I never thought about writing children's music until I got pregnant. Suddenly I thought, "I want to write something I'll be able to share with her!" After my first daughter was born [Greenberg now has a 5- and a 1-year-old], I decided to take a break from the corporate world. I said I was going to spend a year being home with her, and I would see what happened next.
It was important for me, from very early on, to take her to music classes. We registered for a popular one, but it was boring to me. So I started a group, for my neighbors, in the community room of our apartment building and soon, the classes were full. I had parents calling me saying, "We need more!" That was the first time I thought, "Maybe I have something here."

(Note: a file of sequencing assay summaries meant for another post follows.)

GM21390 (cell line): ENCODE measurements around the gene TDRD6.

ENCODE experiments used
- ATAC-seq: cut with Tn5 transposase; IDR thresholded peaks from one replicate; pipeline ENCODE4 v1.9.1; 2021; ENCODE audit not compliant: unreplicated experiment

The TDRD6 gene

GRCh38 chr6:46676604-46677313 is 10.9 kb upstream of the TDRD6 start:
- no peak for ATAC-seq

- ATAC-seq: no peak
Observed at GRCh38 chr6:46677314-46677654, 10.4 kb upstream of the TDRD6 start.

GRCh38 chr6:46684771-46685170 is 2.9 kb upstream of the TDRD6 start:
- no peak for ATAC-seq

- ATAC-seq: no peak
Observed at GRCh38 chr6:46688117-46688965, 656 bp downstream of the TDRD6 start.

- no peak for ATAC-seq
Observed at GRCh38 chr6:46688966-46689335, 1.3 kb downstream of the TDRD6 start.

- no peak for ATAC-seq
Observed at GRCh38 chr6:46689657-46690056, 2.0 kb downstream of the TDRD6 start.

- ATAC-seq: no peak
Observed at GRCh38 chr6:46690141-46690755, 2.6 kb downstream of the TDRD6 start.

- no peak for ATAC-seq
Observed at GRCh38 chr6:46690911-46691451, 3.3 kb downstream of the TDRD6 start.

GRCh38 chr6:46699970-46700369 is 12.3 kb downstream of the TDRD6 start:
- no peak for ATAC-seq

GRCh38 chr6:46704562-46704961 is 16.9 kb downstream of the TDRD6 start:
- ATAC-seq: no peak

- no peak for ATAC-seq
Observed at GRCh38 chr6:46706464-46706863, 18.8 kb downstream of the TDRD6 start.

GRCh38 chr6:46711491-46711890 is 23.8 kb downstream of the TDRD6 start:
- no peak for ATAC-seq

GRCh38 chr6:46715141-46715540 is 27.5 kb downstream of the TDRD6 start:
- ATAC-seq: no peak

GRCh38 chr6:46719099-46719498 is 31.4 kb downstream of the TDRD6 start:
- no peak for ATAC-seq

I did have reservations about turning music into a career. I talked to my husband -- a lot! -- about whether I was truly comfortable with it. I'm not a professional musician; I'd never really sung in front of people before. I wondered, "Am I qualified? Am I good enough?" What made the difference for me was knowing the flexibility it gave me, in terms of being with my daughter. And I was looking for something I was passionate about.
When it turned into a business I had to deal with, you know, actually opening a business! Suddenly, it was no longer, "I'm doing this for myself." It was, "I have to make money out of this." But making an income from your passion ... it's really something. [ABC Do-Re-ME! now has 12 locations in New York City.]
I still write songs that are just for our family, which our girls sing with me every day. But a lot of the time, I think, "Is this something I'll be able to use for class?" I don't know if I still think of song writing as a hobby -- I guess I don't. But I don't know if that's a bad thing.
These accounts have been edited and condensed.